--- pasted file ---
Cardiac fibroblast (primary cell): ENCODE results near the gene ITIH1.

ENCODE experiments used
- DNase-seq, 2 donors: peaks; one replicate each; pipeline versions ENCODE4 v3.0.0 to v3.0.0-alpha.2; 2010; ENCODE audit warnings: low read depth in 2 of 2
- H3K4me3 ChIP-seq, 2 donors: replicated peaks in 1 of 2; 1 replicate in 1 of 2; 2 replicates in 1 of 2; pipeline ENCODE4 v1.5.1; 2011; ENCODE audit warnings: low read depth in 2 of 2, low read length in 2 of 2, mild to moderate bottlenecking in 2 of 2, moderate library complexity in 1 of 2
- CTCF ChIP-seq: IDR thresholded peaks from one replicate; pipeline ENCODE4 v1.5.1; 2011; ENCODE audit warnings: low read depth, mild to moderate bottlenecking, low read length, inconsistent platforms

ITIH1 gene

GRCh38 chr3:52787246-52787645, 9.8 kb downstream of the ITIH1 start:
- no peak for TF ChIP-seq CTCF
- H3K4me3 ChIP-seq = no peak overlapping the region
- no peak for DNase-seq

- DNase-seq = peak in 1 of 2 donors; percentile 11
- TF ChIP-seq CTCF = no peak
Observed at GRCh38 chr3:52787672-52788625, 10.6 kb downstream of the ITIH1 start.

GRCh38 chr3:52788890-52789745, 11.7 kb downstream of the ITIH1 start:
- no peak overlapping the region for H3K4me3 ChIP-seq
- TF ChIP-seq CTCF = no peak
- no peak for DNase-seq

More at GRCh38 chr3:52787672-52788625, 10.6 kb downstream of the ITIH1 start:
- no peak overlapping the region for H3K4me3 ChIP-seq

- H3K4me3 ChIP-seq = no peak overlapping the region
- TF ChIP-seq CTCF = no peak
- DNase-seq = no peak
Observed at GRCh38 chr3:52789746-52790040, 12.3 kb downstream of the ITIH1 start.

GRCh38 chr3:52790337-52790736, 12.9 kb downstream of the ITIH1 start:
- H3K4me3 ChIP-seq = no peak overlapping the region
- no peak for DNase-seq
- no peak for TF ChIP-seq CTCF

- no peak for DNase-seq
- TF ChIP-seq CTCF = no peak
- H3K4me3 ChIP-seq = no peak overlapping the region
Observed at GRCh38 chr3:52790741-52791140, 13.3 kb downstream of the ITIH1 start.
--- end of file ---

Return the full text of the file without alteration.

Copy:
Cardiac fibroblast (primary cell): ENCODE results near the gene ITIH1.

ENCODE experiments used
- DNase-seq, 2 donors: peaks; one replicate each; pipeline versions ENCODE4 v3.0.0 to v3.0.0-alpha.2; 2010; ENCODE audit warnings: low read depth in 2 of 2
- H3K4me3 ChIP-seq, 2 donors: replicated peaks in 1 of 2; 1 replicate in 1 of 2; 2 replicates in 1 of 2; pipeline ENCODE4 v1.5.1; 2011; ENCODE audit warnings: low read depth in 2 of 2, low read length in 2 of 2, mild to moderate bottlenecking in 2 of 2, moderate library complexity in 1 of 2
- CTCF ChIP-seq: IDR thresholded peaks from one replicate; pipeline ENCODE4 v1.5.1; 2011; ENCODE audit warnings: low read depth, mild to moderate bottlenecking, low read length, inconsistent platforms

ITIH1 gene

GRCh38 chr3:52787246-52787645, 9.8 kb downstream of the ITIH1 start:
- no peak for TF ChIP-seq CTCF
- H3K4me3 ChIP-seq = no peak overlapping the region
- no peak for DNase-seq

- DNase-seq = peak in 1 of 2 donors; percentile 11
- TF ChIP-seq CTCF = no peak
Observed at GRCh38 chr3:52787672-52788625, 10.6 kb downstream of the ITIH1 start.

GRCh38 chr3:52788890-52789745, 11.7 kb downstream of the ITIH1 start:
- no peak overlapping the region for H3K4me3 ChIP-seq
- TF ChIP-seq CTCF = no peak
- no peak for DNase-seq

More at GRCh38 chr3:52787672-52788625, 10.6 kb downstream of the ITIH1 start:
- no peak overlapping the region for H3K4me3 ChIP-seq

- H3K4me3 ChIP-seq = no peak overlapping the region
- TF ChIP-seq CTCF = no peak
- DNase-seq = no peak
Observed at GRCh38 chr3:52789746-52790040, 12.3 kb downstream of the ITIH1 start.

GRCh38 chr3:52790337-52790736, 12.9 kb downstream of the ITIH1 start:
- H3K4me3 ChIP-seq = no peak overlapping the region
- no peak for DNase-seq
- no peak for TF ChIP-seq CTCF

- no peak for DNase-seq
- TF ChIP-seq CTCF = no peak
- H3K4me3 ChIP-seq = no peak overlapping the region
Observed at GRCh38 chr3:52790741-52791140, 13.3 kb downstream of the ITIH1 start.